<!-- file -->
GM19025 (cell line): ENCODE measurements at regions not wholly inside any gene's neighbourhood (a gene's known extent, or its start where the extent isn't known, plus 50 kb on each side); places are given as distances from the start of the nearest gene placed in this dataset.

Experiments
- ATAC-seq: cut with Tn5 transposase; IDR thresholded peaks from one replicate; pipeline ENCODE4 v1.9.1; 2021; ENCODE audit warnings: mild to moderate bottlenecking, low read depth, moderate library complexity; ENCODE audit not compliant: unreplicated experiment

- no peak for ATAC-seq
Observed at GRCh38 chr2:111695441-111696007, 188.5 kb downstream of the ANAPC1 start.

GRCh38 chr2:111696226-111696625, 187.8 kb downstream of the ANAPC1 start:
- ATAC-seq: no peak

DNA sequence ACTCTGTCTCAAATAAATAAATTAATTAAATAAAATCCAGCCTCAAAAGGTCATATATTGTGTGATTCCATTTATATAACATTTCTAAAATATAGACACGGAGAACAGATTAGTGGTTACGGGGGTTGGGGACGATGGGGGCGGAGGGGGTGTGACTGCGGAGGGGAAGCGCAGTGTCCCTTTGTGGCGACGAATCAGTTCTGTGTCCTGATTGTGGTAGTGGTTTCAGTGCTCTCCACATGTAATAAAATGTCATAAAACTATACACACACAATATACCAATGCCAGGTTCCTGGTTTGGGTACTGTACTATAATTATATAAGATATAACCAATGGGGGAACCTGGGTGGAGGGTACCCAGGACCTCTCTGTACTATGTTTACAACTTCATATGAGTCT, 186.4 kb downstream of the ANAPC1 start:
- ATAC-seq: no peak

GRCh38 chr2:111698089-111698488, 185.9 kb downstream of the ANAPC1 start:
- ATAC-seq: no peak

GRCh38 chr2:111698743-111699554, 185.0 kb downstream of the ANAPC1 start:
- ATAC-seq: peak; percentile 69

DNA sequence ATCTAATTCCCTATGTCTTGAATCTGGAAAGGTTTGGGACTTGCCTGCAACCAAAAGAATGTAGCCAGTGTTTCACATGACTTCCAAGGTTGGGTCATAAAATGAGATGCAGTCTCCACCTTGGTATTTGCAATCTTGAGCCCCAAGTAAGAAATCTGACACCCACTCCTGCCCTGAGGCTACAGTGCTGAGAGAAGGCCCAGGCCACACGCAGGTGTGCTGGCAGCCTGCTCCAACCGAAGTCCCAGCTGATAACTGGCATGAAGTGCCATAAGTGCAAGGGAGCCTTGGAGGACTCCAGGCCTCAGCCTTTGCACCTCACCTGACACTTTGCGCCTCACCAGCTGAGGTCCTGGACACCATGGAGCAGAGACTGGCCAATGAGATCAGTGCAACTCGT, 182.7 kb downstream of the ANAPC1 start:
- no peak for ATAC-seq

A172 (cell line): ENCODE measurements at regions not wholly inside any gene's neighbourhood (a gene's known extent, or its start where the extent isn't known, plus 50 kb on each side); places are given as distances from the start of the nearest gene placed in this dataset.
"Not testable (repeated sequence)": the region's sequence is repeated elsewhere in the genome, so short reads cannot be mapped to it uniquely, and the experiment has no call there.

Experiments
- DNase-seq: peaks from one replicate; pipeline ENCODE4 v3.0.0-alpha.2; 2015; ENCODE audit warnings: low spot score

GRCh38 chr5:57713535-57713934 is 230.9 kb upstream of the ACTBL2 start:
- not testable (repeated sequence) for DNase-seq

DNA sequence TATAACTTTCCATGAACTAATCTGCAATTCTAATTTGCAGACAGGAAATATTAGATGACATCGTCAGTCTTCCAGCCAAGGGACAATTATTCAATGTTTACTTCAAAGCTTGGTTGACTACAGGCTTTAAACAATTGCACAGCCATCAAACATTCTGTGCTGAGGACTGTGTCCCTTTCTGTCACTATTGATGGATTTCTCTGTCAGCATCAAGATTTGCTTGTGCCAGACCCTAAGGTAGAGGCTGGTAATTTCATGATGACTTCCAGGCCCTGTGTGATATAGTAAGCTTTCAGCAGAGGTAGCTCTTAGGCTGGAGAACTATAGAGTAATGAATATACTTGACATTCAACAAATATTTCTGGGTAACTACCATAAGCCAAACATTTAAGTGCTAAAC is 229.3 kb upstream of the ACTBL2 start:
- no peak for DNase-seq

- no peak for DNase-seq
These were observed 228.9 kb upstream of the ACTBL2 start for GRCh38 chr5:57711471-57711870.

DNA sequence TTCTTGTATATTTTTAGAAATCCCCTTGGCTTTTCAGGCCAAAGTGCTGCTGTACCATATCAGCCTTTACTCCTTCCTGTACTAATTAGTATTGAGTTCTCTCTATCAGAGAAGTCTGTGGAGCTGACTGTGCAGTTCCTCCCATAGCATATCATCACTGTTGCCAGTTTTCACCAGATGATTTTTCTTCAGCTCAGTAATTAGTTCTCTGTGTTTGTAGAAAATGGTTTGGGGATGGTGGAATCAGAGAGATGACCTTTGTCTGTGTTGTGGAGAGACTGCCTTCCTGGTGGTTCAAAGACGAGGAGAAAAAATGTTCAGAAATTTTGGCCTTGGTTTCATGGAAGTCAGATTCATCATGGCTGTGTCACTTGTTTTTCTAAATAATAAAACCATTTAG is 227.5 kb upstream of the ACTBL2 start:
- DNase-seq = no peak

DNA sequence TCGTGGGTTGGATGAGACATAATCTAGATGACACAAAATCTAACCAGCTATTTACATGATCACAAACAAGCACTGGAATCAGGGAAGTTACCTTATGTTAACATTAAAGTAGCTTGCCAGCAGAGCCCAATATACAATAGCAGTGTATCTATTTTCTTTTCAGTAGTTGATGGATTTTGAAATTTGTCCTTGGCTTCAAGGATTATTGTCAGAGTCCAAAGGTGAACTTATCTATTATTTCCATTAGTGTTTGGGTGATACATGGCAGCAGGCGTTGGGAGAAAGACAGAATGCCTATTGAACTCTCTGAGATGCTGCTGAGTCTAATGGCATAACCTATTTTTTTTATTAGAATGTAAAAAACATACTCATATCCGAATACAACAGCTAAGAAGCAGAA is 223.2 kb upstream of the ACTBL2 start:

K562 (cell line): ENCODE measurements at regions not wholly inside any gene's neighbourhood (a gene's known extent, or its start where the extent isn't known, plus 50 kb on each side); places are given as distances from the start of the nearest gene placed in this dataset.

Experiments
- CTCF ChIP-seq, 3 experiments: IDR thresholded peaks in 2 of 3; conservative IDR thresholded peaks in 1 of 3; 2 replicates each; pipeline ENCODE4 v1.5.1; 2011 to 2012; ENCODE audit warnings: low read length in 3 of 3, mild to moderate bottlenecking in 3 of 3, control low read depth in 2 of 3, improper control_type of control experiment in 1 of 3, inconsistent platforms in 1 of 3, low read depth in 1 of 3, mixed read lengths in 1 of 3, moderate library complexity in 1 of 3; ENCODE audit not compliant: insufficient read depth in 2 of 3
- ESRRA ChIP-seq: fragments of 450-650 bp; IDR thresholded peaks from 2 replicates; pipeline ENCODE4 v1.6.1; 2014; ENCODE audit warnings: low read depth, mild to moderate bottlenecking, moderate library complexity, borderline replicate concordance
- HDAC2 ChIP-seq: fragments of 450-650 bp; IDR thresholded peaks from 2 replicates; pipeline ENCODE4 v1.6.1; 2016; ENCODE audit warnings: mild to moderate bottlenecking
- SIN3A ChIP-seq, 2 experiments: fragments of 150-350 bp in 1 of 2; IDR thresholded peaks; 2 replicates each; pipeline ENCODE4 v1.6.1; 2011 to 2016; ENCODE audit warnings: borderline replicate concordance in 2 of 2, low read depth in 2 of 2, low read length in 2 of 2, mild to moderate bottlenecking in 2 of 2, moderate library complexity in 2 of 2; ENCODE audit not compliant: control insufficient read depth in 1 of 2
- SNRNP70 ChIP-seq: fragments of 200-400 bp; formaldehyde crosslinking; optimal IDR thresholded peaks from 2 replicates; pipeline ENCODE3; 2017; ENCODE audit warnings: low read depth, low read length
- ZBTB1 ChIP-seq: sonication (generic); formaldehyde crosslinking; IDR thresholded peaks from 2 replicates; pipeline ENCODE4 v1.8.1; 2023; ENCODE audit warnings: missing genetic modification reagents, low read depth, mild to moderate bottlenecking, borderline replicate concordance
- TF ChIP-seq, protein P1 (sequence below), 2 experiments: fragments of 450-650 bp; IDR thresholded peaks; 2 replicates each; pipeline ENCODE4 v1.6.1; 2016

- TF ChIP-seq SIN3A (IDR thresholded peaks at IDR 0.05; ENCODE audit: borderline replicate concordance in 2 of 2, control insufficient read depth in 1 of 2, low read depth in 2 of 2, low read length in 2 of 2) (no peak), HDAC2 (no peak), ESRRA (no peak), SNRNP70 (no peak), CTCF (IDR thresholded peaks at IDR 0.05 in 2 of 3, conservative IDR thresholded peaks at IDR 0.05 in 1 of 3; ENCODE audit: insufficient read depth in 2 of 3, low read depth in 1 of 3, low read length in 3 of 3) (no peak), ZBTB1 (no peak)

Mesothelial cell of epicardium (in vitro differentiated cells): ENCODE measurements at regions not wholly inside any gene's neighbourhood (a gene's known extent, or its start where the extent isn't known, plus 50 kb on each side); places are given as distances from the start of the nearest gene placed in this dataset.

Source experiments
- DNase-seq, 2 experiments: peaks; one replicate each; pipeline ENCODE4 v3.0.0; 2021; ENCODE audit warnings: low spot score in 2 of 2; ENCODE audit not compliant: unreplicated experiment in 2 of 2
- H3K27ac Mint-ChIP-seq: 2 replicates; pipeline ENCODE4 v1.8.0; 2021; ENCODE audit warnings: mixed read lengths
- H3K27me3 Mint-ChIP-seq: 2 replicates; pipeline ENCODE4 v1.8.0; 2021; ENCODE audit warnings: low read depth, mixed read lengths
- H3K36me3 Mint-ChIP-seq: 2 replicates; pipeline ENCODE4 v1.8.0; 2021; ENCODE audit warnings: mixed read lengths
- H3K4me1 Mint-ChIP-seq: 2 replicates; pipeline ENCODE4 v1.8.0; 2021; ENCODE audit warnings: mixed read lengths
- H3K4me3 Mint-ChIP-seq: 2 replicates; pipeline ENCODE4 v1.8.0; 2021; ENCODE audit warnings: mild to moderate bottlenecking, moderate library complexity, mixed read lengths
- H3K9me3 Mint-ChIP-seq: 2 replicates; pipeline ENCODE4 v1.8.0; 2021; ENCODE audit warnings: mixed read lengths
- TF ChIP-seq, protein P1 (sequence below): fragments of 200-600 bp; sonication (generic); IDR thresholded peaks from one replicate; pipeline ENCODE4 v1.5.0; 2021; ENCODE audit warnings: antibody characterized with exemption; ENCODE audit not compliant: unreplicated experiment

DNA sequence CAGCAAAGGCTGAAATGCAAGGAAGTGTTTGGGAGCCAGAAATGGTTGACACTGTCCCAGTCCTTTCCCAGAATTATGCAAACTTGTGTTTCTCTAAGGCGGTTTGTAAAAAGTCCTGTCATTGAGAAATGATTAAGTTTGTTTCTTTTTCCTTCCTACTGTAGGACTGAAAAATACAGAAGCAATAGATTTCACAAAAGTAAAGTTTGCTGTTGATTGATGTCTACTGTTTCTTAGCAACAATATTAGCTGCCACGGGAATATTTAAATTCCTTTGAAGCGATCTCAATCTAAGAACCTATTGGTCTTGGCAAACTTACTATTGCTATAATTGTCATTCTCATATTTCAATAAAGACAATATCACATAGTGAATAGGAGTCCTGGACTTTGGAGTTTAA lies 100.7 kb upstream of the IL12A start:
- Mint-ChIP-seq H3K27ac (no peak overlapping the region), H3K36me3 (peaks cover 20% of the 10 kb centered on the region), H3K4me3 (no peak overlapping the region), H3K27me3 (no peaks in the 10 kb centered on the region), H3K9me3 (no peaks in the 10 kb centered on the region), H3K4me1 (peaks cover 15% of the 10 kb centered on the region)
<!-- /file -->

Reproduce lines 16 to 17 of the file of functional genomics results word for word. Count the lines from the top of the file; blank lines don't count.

A172 (cell line): ENCODE measurements at regions not wholly inside any gene's neighbourhood (a gene's known extent, or its start where the extent isn't known, plus 50 kb on each side); places are given as distances from the start of the nearest gene placed in this dataset.
"Not testable (repeated sequence)": the region's sequence is repeated elsewhere in the genome, so short reads cannot be mapped to it uniquely, and the experiment has no call there.